Saturday, June 17, 2017

CSS Georgia recovery: Crews back on river will try to lift 2 casemate sections intact

(All photos USACE)

Julie Morgan
Two years after the recovery of much of the jumbled remains of the CSS Georgia in Savannah, Ga., divers and crews will be back on the Savannah River starting next week (June 19) to go after two prize casemate sections and more artifacts. The ironclad, which served as a floating battery, was scuttled in December 1864 before Federal forces took the city. Julie Morgan, an archaeologist with the U.S. Army Corps of Engineers, which is overseeing the removal of the CSS Georgia as part of a harbor deepening project, spoke this week about what’s new this time around. Update! Casemate section lifted

Will this be as interesting as the 2015 effort?

“It is another chapter. The possibility of seeing these large sections of casemate is pretty exciting. It is the casemate that makes the Georgia pretty unique,” said Morgan. “To bring up something this size intact is an amazing engineering feat.” She cautions officials may have to go to a Plan B of separating sections if the casemate doesn’t have the integrity to be brought up in a single lift. Much of the wood backing has deteriorated. Officials said their hope is to bring up a “corner” of the casemate to demonstrate how the sloped pieces of wood-backed armor were designed and fastened.


What’s the importance of the casemate?

It was the protective armor that covered both sides of the Confederate vessel and housed the artillery pieces. What’s unusual about the Georgia was instead of rolled plate, the casemate was composed of railroad iron (above) attached to multiple layers of supporting wood. The recovery will be no easy task, and crews did not have the proper equipment (and big enough cranes) to lift the two sections in 2015, Morgan said. The west section, about 68 feet by 24 feet, weighs about 120 tons. The largest piece of the east casemate, at 40 tons, is about 27 feet by 24 feet.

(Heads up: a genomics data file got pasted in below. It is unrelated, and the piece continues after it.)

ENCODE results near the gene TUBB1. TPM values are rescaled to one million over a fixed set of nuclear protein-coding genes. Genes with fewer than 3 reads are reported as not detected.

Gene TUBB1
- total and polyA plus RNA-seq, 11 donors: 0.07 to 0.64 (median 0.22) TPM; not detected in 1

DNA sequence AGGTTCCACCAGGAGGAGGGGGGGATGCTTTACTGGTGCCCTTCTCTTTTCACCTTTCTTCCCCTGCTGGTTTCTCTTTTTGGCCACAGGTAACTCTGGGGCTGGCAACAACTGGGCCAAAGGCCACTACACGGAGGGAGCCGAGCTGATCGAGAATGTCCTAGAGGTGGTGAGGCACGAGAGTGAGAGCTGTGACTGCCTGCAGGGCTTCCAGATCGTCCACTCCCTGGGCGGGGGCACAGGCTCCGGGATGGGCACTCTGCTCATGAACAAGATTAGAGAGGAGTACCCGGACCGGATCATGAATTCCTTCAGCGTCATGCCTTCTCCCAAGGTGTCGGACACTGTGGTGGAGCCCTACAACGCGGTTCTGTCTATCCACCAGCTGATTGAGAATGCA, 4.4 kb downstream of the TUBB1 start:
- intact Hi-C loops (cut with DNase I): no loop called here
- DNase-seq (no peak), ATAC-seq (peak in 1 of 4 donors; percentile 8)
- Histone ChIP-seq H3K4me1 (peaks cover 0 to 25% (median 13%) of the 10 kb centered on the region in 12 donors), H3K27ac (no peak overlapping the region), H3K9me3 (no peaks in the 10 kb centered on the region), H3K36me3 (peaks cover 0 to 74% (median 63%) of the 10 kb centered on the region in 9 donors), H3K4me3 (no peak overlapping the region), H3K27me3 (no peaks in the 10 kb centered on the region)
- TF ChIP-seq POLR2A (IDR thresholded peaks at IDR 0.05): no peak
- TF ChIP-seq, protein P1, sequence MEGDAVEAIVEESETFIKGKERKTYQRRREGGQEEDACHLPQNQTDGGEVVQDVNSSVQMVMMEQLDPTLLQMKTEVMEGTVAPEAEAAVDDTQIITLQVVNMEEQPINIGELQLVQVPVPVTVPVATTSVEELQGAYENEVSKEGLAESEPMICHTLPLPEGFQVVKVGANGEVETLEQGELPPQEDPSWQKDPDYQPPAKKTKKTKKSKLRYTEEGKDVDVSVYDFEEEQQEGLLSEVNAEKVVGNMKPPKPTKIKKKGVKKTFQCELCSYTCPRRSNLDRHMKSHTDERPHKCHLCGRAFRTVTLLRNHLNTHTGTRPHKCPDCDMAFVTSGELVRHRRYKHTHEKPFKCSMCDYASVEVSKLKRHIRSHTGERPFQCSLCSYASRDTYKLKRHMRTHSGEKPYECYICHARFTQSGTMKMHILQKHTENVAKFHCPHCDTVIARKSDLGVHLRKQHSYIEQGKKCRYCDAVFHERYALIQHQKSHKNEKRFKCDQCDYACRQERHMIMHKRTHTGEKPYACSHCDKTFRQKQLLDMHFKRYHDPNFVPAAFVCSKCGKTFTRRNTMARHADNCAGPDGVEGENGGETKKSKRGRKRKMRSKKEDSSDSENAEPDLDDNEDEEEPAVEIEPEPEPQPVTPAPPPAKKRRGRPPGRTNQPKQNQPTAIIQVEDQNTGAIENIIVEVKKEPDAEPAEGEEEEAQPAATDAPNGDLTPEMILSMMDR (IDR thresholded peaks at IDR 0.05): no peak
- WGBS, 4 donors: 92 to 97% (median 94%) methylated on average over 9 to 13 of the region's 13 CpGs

Frame that will be used on east casemate (USACE photo)

What’s the approach this summer?

“We are approaching this as an intact recovery,” said Morgan. The team will go first after the east casemate and will strap a prefabricated frame beneath to serve as support. For the much larger and heavier west casemate, beams will be used and two cranes will make the lift to a barge.

A 5,000-pound casemate after recovery in 2013.

What else may be recovered?

The project will be done in two phases, with the casemates first. In 2015, the east section was moved and many artifacts beneath were scooped or brought up. But crews couldn’t get to the other section, lending a bit of mystery as to what may still be there. “There is no telling. What is under that west casemate won’t be discovered until we get it up,” said Morgan. The mechanized phase follows. Crews will use a large clamshell device to bring up items from the river floor. All manner of artifacts were brought up that way in 2015.

What has been learned about the gunboat in the past couple years?

“Even from the artifacts we recovered in 2015 it really did verify a lot of the archival accounts of the inadequacies of power and components,” said the archaeologist. Conservators have found maker’s marks on cannon and gun sights. “She was built underpowered and the rationale for why is an interesting question.”

Artist's rendering of the CSS Georgia

What’s going to happen to the casemate?

They’ll be placed back into the river by the end of this summer’s work, in a “secure location” away from the shipping lane. As Morgan explains, there needs to be a spot and plan for conservation before they are taken from the water and exposed to the air, which would hasten corrosion. The CSS Georgia conservation has been going on at Texas A&M University, but it still has many items from 2015.

What is the long-term prospects for displaying CSS Georgia items?


As the Picket has previously reported, the U.S. Navy, which owns the vessel, wants to see artifacts on display somewhere rather than in a conservation lab or warehouse. It is in touch with museums and other venues on the prospects. “A larger collection gives a better story, but I think there’s also the possibility of some traveling exhibits to get more exposure, especially throughout the state of Georgia,” said Morgan. She understands why it may be difficult to show an entire section of the west casemate. “We are talking about something so large you would almost have to design a building around it.”

2 comments:

  1. This post is receiving a lot of views, I believe from a specific Facebook page. What page might that be?

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  2. Best wishes for the recoveries! I'll be watching!

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